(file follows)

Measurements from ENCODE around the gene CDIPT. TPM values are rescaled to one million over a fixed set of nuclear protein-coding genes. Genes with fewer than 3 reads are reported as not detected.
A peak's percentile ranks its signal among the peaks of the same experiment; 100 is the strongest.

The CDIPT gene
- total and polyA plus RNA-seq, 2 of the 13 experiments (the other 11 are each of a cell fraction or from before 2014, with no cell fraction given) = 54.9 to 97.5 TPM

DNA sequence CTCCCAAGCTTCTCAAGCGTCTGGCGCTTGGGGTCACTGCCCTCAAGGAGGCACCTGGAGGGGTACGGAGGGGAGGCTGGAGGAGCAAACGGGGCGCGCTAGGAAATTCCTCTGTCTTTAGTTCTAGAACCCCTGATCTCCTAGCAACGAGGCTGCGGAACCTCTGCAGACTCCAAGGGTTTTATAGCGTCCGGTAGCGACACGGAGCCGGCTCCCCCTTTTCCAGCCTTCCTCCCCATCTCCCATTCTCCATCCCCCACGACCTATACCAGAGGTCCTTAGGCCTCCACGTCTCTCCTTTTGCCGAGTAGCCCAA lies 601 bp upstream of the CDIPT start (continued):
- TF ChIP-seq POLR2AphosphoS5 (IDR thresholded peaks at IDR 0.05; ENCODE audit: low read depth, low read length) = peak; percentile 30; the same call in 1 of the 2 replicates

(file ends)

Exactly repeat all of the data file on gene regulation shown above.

Measurements from ENCODE around the gene CDIPT. TPM values are rescaled to one million over a fixed set of nuclear protein-coding genes. Genes with fewer than 3 reads are reported as not detected.
A peak's percentile ranks its signal among the peaks of the same experiment; 100 is the strongest.

The CDIPT gene
- total and polyA plus RNA-seq, 2 of the 13 experiments (the other 11 are each of a cell fraction or from before 2014, with no cell fraction given) = 54.9 to 97.5 TPM

DNA sequence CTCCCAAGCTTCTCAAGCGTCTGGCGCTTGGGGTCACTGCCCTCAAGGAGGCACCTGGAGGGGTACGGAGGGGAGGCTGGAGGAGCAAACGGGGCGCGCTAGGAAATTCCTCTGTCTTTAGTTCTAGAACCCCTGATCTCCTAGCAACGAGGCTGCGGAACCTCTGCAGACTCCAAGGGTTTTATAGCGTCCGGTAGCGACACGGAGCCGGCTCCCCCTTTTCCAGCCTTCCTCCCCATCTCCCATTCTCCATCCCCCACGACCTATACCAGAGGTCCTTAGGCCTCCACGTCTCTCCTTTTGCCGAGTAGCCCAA lies 601 bp upstream of the CDIPT start (continued):
- TF ChIP-seq POLR2AphosphoS5 (IDR thresholded peaks at IDR 0.05; ENCODE audit: low read depth, low read length) = peak; percentile 30; the same call in 1 of the 2 replicates